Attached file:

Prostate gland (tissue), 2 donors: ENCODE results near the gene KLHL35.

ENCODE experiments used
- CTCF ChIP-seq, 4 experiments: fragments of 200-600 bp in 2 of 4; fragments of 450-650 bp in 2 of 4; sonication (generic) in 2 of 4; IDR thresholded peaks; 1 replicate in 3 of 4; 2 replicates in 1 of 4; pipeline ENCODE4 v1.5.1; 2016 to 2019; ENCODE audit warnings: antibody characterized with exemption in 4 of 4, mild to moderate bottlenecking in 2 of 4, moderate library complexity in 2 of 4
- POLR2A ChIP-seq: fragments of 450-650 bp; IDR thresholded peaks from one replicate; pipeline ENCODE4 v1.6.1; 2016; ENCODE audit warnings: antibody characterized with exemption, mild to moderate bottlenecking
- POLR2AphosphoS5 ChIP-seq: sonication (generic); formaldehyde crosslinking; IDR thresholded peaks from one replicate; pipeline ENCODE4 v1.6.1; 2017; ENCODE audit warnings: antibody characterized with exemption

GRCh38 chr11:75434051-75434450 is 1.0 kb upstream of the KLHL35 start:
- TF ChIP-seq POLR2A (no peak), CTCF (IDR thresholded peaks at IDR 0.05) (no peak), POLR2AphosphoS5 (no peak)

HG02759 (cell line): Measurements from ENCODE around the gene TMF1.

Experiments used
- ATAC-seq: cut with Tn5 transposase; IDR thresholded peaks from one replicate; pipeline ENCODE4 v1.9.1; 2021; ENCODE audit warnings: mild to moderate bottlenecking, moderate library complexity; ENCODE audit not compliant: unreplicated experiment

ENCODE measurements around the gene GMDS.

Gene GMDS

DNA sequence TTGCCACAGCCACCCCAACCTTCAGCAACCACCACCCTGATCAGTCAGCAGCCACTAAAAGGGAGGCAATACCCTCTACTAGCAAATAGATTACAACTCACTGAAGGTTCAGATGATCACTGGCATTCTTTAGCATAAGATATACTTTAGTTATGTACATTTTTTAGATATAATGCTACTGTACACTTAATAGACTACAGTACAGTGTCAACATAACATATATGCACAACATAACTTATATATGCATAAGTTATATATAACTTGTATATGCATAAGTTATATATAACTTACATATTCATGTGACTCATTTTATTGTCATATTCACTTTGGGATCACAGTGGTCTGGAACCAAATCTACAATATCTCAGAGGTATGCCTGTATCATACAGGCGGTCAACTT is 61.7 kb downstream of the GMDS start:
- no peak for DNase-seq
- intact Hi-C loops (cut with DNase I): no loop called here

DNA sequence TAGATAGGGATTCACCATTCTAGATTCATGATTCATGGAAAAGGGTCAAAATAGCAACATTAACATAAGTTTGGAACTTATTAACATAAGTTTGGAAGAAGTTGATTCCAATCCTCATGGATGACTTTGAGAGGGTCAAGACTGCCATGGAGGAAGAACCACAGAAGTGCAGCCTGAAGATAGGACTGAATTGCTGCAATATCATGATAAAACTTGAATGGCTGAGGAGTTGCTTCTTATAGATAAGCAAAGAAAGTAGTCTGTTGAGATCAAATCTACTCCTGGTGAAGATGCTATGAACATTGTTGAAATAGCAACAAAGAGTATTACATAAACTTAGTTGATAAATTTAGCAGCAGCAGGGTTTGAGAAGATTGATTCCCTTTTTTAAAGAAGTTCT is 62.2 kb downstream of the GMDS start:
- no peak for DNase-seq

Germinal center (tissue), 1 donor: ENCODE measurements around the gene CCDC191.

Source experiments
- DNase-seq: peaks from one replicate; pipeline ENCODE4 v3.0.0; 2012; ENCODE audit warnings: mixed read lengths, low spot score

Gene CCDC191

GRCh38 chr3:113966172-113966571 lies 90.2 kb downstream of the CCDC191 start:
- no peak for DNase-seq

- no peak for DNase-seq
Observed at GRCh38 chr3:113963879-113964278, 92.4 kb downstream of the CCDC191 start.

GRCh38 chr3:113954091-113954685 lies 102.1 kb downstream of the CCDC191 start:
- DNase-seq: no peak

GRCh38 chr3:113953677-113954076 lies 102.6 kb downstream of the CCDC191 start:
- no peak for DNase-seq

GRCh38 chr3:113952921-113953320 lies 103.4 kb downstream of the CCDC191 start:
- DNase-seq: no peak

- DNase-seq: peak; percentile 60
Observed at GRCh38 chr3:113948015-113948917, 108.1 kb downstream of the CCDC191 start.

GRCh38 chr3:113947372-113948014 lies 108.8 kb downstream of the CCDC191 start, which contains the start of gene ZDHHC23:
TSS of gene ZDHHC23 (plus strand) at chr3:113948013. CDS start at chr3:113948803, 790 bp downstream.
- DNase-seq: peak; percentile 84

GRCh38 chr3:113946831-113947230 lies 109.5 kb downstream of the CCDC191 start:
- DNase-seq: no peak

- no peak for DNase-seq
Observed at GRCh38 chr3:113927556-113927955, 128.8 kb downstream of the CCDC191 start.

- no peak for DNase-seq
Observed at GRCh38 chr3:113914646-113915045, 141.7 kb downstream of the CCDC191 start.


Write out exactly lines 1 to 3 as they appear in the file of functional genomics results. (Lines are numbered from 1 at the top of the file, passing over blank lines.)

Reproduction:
Prostate gland (tissue), 2 donors: ENCODE results near the gene KLHL35.

ENCODE experiments used
- CTCF ChIP-seq, 4 experiments: fragments of 200-600 bp in 2 of 4; fragments of 450-650 bp in 2 of 4; sonication (generic) in 2 of 4; IDR thresholded peaks; 1 replicate in 3 of 4; 2 replicates in 1 of 4; pipeline ENCODE4 v1.5.1; 2016 to 2019; ENCODE audit warnings: antibody characterized with exemption in 4 of 4, mild to moderate bottlenecking in 2 of 4, moderate library complexity in 2 of 4